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The Village Wildlife.

About Bailiff Bridge

The Village Wildlife.

Most people who know me will know how passionate I am about wildlife and especially wild birds, after been brought up on a farm I got to understand many things about wild animals and not only what their requirements are but also what they can bring to the community in the whole after studying many species of wildlife and wild birds over many years it has lead me to feel very passionate about saving their natural habitat and to do whatever I can to help them survive our sometimes cruel world.

Bailiff Bridge and its surrounding areas was a great place for wildlife and as a kid I remember seeing many now endangered species and some now extinct, over the last 40 years of so the wildlife natural habitat has got smaller and smaller with the human population getting bigger and bigger bringing new and sometimes fatal results to the wildlife.

Like many villages Bailiff Bridge has not been kind to the wildlife and especially in the last ten years or so the wildlife of Bailiff has been devastated with all the changers and in particular the demolition of the mills and factories along with losing a large dam and vast amounts of green land and hundreds of trees and shrubs which were removed to make way for hundreds of houses along with their concrete roads, paths, drives and patios, while it is great to see a bird hopping around in the garden or a hedgehog or frog crossing the road you really have to look at the bigger picture to see if the wildlife is great in Bailiff Bridge and by putting out a dish of peanuts or seed although this is really helpful is not the only factor in having a happy and sustainable wildlife, any kind of wildlife you see there maybe dozens of factors that make this wildlife you have just seen survive in Bailiff Bridge and it all starts with micro organism that is much too small to see with the naked eye but just as vital as a small fly is to a bird or fish and without this the true wildlife of Bailiff Bridge and indeed the world could not survive.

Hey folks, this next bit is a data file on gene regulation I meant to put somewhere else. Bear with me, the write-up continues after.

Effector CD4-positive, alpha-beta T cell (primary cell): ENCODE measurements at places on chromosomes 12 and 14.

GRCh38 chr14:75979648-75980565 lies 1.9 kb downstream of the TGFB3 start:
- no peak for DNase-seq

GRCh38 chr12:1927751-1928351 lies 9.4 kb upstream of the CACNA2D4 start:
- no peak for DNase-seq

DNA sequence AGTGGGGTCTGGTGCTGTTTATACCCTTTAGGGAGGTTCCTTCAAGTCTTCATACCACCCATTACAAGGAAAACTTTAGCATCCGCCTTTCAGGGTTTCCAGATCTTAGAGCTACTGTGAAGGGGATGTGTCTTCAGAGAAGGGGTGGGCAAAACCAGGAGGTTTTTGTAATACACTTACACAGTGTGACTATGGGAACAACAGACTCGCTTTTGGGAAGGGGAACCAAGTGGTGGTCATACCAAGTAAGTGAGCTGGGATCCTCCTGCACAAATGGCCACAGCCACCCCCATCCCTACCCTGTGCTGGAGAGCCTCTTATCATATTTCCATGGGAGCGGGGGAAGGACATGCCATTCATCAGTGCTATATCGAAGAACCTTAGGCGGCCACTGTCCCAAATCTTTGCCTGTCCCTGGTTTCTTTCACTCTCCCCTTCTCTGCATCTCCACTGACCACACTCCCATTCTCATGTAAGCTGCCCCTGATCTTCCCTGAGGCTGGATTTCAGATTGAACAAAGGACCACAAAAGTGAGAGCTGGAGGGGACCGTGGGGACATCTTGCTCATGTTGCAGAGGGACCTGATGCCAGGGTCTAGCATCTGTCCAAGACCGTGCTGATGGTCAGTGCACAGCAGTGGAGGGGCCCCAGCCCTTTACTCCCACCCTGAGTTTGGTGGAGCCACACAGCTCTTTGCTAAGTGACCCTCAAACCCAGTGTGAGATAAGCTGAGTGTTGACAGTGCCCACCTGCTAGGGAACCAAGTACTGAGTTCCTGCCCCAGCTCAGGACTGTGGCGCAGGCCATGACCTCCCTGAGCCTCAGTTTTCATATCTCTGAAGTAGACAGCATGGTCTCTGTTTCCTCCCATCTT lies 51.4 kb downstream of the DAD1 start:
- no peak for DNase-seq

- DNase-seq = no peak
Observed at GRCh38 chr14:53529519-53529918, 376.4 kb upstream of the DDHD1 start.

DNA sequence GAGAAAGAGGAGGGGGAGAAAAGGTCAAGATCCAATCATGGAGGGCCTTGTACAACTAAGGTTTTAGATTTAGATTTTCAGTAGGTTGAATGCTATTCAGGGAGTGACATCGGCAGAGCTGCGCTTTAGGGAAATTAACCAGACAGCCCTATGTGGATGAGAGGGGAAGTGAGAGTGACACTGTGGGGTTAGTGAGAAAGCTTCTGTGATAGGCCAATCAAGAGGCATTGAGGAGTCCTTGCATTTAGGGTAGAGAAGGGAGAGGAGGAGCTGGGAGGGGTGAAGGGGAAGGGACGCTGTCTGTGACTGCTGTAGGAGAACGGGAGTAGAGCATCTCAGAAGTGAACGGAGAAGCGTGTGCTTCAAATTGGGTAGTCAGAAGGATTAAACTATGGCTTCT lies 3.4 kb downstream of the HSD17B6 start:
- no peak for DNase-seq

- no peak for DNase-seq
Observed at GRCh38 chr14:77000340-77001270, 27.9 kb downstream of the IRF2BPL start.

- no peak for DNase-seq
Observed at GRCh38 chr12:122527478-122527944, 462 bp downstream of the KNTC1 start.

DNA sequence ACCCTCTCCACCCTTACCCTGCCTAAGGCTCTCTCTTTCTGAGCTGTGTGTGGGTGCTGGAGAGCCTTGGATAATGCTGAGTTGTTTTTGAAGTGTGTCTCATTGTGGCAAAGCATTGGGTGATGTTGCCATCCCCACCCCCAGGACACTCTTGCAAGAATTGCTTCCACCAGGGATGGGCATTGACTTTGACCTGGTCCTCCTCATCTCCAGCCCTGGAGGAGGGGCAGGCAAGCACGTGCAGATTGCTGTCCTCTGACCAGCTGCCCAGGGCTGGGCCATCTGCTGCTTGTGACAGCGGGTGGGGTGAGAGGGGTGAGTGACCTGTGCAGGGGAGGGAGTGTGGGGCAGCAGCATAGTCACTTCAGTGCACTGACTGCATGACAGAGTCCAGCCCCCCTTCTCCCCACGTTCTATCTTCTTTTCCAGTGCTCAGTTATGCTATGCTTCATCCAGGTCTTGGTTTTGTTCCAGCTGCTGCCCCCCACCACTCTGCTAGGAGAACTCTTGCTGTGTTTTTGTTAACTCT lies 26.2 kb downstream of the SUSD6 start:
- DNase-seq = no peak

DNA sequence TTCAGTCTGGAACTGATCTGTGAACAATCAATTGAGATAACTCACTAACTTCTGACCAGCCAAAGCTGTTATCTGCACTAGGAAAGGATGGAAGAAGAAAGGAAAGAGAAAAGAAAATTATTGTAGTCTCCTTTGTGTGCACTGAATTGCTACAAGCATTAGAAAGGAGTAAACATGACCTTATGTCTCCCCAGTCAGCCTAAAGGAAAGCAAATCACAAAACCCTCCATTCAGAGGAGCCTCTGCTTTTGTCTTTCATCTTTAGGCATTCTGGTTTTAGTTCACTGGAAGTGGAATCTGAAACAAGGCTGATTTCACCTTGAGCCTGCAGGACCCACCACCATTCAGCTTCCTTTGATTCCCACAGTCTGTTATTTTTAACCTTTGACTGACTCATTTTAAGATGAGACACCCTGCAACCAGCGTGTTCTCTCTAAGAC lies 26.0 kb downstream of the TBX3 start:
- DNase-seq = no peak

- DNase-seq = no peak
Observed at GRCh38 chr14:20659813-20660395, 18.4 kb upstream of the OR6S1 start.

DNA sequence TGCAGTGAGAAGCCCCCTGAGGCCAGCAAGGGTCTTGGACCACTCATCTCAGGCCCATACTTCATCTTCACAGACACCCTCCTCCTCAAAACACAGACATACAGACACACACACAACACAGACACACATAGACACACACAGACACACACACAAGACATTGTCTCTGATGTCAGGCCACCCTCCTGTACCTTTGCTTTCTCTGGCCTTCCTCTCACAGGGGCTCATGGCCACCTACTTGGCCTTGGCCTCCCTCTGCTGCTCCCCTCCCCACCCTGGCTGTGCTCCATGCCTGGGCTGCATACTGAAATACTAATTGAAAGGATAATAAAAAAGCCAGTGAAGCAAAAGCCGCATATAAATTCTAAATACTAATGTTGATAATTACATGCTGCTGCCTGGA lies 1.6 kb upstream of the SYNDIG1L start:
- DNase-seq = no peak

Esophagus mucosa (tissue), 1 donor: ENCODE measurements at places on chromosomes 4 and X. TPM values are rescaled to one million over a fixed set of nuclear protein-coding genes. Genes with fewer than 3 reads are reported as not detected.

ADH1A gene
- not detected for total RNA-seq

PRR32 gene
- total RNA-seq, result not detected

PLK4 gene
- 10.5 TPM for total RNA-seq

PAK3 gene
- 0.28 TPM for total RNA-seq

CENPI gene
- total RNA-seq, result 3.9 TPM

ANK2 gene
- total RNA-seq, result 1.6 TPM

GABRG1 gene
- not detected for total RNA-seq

The wildlife ecological survival chain is a very long chain and is a little more than most people think of a pecking order of the bigger takes the smaller to survive, but this is just one of the final links in this very long chain all this micro living matter that you cannot see are just as vital in this long chain as the fly the fish ate and a lot of this is to do with bacteria and many types of virus and hundreds of other vital factors that help stop disease and poisoning using natural inbuilt friendly germs, antibodies, etc.

As previously mentioned the wildlife of Bailiff Bridge was devastated and at one point it looked like wildlife in the village would never return, in the last few years thanks to many people in Bailiff who have been doing their bit in feeding the wildlife, cleaning the stream and planting wildlife friendly plants, although the wildlife has not returned to its past level we have now got an acceptable level of wildlife in the village. The stream is now almost self sufficient with lots of Crustaceans, Crayfish, Scrimps, Beetles and other insects making rich pickings for the Fish, Kingfishers, Ducks, Dippers, Gray Wagtails, Herons, Stoats, Mink and there are even reports of seeing a beaver.

Around the playing fields and beyond we have a fantastic source of natural wildlife micro living matter right up to many rare and unusual animals and creatures including Deer, Newts, Bats, Frogs, Bees, Butterflies, Rabbits, etc. Along with this is some amazing bird’s including an assortment of Crows, Finches, Sparrows, Robins, Blackbirds, Wrens, etc. Along with vital plants and flowers In fact this is one of the most vital areas in Bailiff Bridge in helping to keep this essential chain and helping to sustain the wildlife in the village.

The wildlife in Bailiff Bridge is still very fragile and we must protect this land so our children and their children can see the wildlife in Bailiff and not have to see them in a picture book.

They are trying to spoil and take away this last remaining public open green land and vital area for the survival of Bailiff Bridges Wildlife. We Must Stop Any Development on this land or Loose Our Wildlife Forever.

Like Wildlife Why Not Visit Cromwell Bottom?

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Cromwell Bottom Nature Reserve
Situated between Brighouse and Elland this nature reserve was created on old Gravel Pits it was filled in a good few years back. It is a recognised fly-way for many species of wildfowl and waders on migration flying over the Pennines. We have many habitats, Lagoon, Wet Woodland, Meadows along with a Bird Viewing Area. Click Here
If you have a few hours to spare in helping the completion of some of their projects I am sure Graham and the team would love to hear from you or just drop in to see some spectacular birds.

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